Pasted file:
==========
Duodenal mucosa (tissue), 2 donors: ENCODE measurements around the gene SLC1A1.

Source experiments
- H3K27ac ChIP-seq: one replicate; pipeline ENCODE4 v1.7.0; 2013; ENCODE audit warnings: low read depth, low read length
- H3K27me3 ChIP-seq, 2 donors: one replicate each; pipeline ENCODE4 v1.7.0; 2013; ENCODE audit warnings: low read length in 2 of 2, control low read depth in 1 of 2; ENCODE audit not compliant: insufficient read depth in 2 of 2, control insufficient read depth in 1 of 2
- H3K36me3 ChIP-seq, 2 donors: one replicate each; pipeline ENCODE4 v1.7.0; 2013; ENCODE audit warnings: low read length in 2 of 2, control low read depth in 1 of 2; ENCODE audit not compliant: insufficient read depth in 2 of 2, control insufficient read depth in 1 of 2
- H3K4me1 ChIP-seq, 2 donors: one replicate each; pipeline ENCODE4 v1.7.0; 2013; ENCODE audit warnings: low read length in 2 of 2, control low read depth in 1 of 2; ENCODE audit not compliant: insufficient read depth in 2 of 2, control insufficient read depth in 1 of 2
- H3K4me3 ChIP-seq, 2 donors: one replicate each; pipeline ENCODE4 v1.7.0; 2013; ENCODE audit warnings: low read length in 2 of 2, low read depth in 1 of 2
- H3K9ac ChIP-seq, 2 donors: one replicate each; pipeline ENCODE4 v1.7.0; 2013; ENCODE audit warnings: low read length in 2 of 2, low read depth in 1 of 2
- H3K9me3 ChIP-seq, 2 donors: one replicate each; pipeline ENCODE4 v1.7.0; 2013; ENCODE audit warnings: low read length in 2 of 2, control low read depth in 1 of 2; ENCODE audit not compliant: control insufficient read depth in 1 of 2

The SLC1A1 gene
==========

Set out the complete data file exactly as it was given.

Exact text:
Duodenal mucosa (tissue), 2 donors: ENCODE measurements around the gene SLC1A1.

Source experiments
- H3K27ac ChIP-seq: one replicate; pipeline ENCODE4 v1.7.0; 2013; ENCODE audit warnings: low read depth, low read length
- H3K27me3 ChIP-seq, 2 donors: one replicate each; pipeline ENCODE4 v1.7.0; 2013; ENCODE audit warnings: low read length in 2 of 2, control low read depth in 1 of 2; ENCODE audit not compliant: insufficient read depth in 2 of 2, control insufficient read depth in 1 of 2
- H3K36me3 ChIP-seq, 2 donors: one replicate each; pipeline ENCODE4 v1.7.0; 2013; ENCODE audit warnings: low read length in 2 of 2, control low read depth in 1 of 2; ENCODE audit not compliant: insufficient read depth in 2 of 2, control insufficient read depth in 1 of 2
- H3K4me1 ChIP-seq, 2 donors: one replicate each; pipeline ENCODE4 v1.7.0; 2013; ENCODE audit warnings: low read length in 2 of 2, control low read depth in 1 of 2; ENCODE audit not compliant: insufficient read depth in 2 of 2, control insufficient read depth in 1 of 2
- H3K4me3 ChIP-seq, 2 donors: one replicate each; pipeline ENCODE4 v1.7.0; 2013; ENCODE audit warnings: low read length in 2 of 2, low read depth in 1 of 2
- H3K9ac ChIP-seq, 2 donors: one replicate each; pipeline ENCODE4 v1.7.0; 2013; ENCODE audit warnings: low read length in 2 of 2, low read depth in 1 of 2
- H3K9me3 ChIP-seq, 2 donors: one replicate each; pipeline ENCODE4 v1.7.0; 2013; ENCODE audit warnings: low read length in 2 of 2, control low read depth in 1 of 2; ENCODE audit not compliant: control insufficient read depth in 1 of 2

The SLC1A1 gene